The Amazon Fire HD 10 is the biggest, cheapest way to get Amazon Prime perks on a tablet.
If you're an Amazon Prime member, easy access to the throng of digital content that comes with your subscription is only a few swipes away. Not only can you stream Prime movies and TV shows, you can also download them for offline viewing -- onto your internal storage or a microSD card. The Prime membership isn't mandatory, but it unlocks an extra level of value for the inexpensive tablet.
The entire Amazon Fire tablet lineup boasts the same Prime benefits, and the range of models vary in size and price. Starting at $230 (£170 or AU$215, if converted), the Fire HD 10 is the biggest Amazon tablet available, and it's essentially a super-size version of the Fire HD 8 . However in this case, bigger doesn't necessarily mean better; their identical screen resolution looks fine on the 8-inch model, yet on the 10-incher it looks stretched out.
The smaller Fire HD will only cost you $150, and if you're really trying to spend as little as possible, the 7-inch Fire tablet costs a mere $50. To be sure, the Fire tablet feels as cheap as it costs, yet -- like the Fire HD 10 -- it's one of the best deals around for a tablet its size. You can't download apps from the Google Play Store; instead you have access to Amazon's curated app store. It still has a good number of apps available, including free ones courtesy of the new Amazon Underground feature, just not as many as Google's. Due to its big low-resolution screen, the Amazon Fire HD 10 isn't as impressive as the 8-inch model (which packs more pixels into its smaller screen), but it still has a lot of good going for it.
Editors' note: The Amazon Fire HD 8 is an almost identical version of the Fire HD 10 (reviewed here). Portions of their reviews are similar.
Editors' note, October 15, 2015 : The review has been edited to clarify that Amazon Underground is available to all Amazon users.
The Fire HD 10 is Amazon's biggest tablet ever. It looks just like the 8-inch model, just larger. Unlike the Fire HD 8, the 10-inch version comes only in black or white color options.
|Tested spec||Amazon Fire HD 10||Lenovo Tab 2 A10-70||Samsung Galaxy Tab A 9.7|
|Weight||0.95 pound (432g)||1.10 pounds (499g)||1 pound (450g)|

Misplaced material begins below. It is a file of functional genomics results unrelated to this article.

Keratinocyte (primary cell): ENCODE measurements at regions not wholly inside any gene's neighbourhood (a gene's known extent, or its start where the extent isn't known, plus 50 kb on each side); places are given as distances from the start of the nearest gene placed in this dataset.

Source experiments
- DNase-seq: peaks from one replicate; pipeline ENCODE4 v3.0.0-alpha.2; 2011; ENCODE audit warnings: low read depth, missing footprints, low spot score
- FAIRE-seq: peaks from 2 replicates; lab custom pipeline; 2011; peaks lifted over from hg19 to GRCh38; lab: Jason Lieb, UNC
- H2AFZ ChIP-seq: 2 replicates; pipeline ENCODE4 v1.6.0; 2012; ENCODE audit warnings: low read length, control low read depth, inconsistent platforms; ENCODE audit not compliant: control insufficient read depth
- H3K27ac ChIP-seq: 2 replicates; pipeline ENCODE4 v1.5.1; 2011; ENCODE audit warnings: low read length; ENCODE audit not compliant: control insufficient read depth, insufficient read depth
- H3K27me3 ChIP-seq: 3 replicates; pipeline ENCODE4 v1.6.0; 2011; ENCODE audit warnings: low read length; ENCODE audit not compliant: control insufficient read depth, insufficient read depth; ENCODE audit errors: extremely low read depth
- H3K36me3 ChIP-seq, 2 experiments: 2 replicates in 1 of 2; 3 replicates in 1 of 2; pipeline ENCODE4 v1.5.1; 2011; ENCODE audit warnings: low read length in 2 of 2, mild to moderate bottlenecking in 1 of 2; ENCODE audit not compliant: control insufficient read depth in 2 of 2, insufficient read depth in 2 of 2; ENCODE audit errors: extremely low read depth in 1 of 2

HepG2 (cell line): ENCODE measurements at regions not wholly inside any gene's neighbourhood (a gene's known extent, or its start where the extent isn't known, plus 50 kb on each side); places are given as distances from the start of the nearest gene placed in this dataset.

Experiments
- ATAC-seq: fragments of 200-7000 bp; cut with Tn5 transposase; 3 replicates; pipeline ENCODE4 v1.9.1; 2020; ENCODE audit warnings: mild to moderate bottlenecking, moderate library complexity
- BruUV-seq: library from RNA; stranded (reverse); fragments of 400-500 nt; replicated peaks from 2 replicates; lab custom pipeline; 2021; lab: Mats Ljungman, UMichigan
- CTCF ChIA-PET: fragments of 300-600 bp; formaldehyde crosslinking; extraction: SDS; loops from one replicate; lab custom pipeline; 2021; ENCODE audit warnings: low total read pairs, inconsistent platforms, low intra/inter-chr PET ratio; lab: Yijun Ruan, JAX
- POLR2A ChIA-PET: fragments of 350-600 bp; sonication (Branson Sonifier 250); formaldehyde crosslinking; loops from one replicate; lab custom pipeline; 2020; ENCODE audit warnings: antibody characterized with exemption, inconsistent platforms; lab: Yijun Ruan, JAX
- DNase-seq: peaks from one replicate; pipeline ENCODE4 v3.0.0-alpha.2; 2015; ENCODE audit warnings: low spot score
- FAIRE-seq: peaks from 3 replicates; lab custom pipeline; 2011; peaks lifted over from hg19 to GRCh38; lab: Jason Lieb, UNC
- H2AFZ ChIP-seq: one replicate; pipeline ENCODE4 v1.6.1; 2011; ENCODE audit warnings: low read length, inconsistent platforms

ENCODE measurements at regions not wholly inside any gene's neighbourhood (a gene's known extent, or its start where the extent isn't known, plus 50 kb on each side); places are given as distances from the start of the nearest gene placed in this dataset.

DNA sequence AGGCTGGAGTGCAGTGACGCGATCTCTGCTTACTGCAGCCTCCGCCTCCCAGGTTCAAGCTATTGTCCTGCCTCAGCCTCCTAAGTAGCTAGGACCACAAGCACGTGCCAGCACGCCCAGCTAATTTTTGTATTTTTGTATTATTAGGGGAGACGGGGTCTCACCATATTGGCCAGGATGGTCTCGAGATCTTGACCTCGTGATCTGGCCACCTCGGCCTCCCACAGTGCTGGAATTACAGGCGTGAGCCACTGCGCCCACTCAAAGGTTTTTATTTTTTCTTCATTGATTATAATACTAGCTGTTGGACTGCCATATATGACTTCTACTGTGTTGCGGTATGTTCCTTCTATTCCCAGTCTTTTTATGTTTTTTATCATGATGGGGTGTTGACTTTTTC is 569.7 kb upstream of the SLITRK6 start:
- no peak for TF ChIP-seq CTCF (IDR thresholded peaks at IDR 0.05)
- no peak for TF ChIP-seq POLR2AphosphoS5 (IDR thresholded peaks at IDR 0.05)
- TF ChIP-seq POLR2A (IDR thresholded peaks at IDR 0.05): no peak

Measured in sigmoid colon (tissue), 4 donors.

|Width (landscape)||10.3 inches (262mm)||9.7 inches (247mm)||9.5 inches (241.3mm)|
|Height||6.3 inches (159mm)||6.7 inches (171mm)||6.6 inches (167mm)|
|Depth||0.30 inch (7.7mm)||0.35 inch (8.9mm)||0.30 inch (7.5mm)|
|Side bezel width (landscape)||0.75 inch (19mm)||0.5 inch (12.7mm)||0.5 inch (12.7mm)|
The tablet brandishes a plastic body with a polished sheen. The smooth and glossy back attracts fingerprints and smudges easily, though the finish feels comfortable when holding it. The slick plastic back can feel slippery if it's not gripped securely.
In landscape orientation, the right edge of the tablet is home to the power button, volume rocker, Micro-USB port and headphone jack. The expandable microSD card slot is located on the right, while the speakers are inconspicuously located on the bottom edge.
The Fire HD 10 is far from the thin and lightweight design of the Amazon Fire HDX 8.9. Contrary to the Fire HD tablets, the high-end 8.9-inch Fire HDX tablet is a performance powerhouse with a supremely skinny and sleek aesthetic. The Fire HDX 8.9 also costs almost twice as much as the Fire HD 10. This goes to show that design is often a compromise when manufacturers are trying to meet a low price point. That said, the Fire HD 10's dimensions are in the wheelhouse of comparable tablets in the same price range.
The glossy plastic design of the Fire HD 10 evokes a toy-like impression that's part fun and part chintzy. The polished aesthetic doesn't really feel high-end or premium. At its low price, the Fisher-Price vibe is no surprise.
In some way, the flagrantly plastic construction is refreshingly unpretentious. To be sure, the design is one of its weakest aspects, but considering it's a tablet meant for entertainment rather than productivity, the playful aesthetic all kind of makes sense in a way.
The new Fire HD tablets debut Amazon's latest Android-based operating system, Fire OS 5 Bellini. The updated user interface has a fresh design that's easy to navigate and new features to enhance watching video, gaming and reading. Though it runs a modified version of the Google OS, you don't get the full breadth of Android apps available in the Google Play store. Instead, you have the Amazon App store, which is highly curated and somewhat limited in its selection. It's a downside to the Amazon OS, but if you don't care for downloading many apps, it's not a big deal.